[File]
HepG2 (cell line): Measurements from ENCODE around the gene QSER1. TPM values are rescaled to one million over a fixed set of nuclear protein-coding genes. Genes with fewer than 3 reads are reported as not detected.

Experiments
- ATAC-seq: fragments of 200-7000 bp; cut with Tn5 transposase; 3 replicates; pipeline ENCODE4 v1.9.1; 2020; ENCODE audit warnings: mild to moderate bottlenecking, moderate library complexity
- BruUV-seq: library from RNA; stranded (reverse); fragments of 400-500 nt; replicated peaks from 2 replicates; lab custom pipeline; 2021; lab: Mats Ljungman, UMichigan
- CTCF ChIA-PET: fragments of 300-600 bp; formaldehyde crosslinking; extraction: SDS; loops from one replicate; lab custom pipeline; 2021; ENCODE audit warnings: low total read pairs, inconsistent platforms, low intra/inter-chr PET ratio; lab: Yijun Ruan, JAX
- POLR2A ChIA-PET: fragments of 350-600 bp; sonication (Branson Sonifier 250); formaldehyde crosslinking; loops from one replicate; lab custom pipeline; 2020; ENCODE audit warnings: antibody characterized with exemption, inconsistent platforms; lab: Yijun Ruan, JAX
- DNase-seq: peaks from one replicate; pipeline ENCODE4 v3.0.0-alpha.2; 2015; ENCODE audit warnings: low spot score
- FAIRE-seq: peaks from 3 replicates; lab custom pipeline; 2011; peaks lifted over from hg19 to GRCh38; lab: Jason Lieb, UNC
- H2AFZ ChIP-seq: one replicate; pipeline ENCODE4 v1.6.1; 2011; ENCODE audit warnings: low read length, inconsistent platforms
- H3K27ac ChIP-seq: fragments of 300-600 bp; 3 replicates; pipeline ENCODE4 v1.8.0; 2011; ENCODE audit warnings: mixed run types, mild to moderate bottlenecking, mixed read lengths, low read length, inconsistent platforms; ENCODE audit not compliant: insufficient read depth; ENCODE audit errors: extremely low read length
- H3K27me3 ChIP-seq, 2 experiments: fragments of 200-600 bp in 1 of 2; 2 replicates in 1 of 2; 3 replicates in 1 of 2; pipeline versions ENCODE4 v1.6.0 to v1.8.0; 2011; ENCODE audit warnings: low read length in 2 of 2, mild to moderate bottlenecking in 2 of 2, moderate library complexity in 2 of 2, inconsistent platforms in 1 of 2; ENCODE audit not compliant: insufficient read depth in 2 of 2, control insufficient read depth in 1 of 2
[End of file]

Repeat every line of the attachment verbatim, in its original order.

HepG2 (cell line): Measurements from ENCODE around the gene QSER1. TPM values are rescaled to one million over a fixed set of nuclear protein-coding genes. Genes with fewer than 3 reads are reported as not detected.

Experiments
- ATAC-seq: fragments of 200-7000 bp; cut with Tn5 transposase; 3 replicates; pipeline ENCODE4 v1.9.1; 2020; ENCODE audit warnings: mild to moderate bottlenecking, moderate library complexity
- BruUV-seq: library from RNA; stranded (reverse); fragments of 400-500 nt; replicated peaks from 2 replicates; lab custom pipeline; 2021; lab: Mats Ljungman, UMichigan
- CTCF ChIA-PET: fragments of 300-600 bp; formaldehyde crosslinking; extraction: SDS; loops from one replicate; lab custom pipeline; 2021; ENCODE audit warnings: low total read pairs, inconsistent platforms, low intra/inter-chr PET ratio; lab: Yijun Ruan, JAX
- POLR2A ChIA-PET: fragments of 350-600 bp; sonication (Branson Sonifier 250); formaldehyde crosslinking; loops from one replicate; lab custom pipeline; 2020; ENCODE audit warnings: antibody characterized with exemption, inconsistent platforms; lab: Yijun Ruan, JAX
- DNase-seq: peaks from one replicate; pipeline ENCODE4 v3.0.0-alpha.2; 2015; ENCODE audit warnings: low spot score
- FAIRE-seq: peaks from 3 replicates; lab custom pipeline; 2011; peaks lifted over from hg19 to GRCh38; lab: Jason Lieb, UNC
- H2AFZ ChIP-seq: one replicate; pipeline ENCODE4 v1.6.1; 2011; ENCODE audit warnings: low read length, inconsistent platforms
- H3K27ac ChIP-seq: fragments of 300-600 bp; 3 replicates; pipeline ENCODE4 v1.8.0; 2011; ENCODE audit warnings: mixed run types, mild to moderate bottlenecking, mixed read lengths, low read length, inconsistent platforms; ENCODE audit not compliant: insufficient read depth; ENCODE audit errors: extremely low read length
- H3K27me3 ChIP-seq, 2 experiments: fragments of 200-600 bp in 1 of 2; 2 replicates in 1 of 2; 3 replicates in 1 of 2; pipeline versions ENCODE4 v1.6.0 to v1.8.0; 2011; ENCODE audit warnings: low read length in 2 of 2, mild to moderate bottlenecking in 2 of 2, moderate library complexity in 2 of 2, inconsistent platforms in 1 of 2; ENCODE audit not compliant: insufficient read depth in 2 of 2, control insufficient read depth in 1 of 2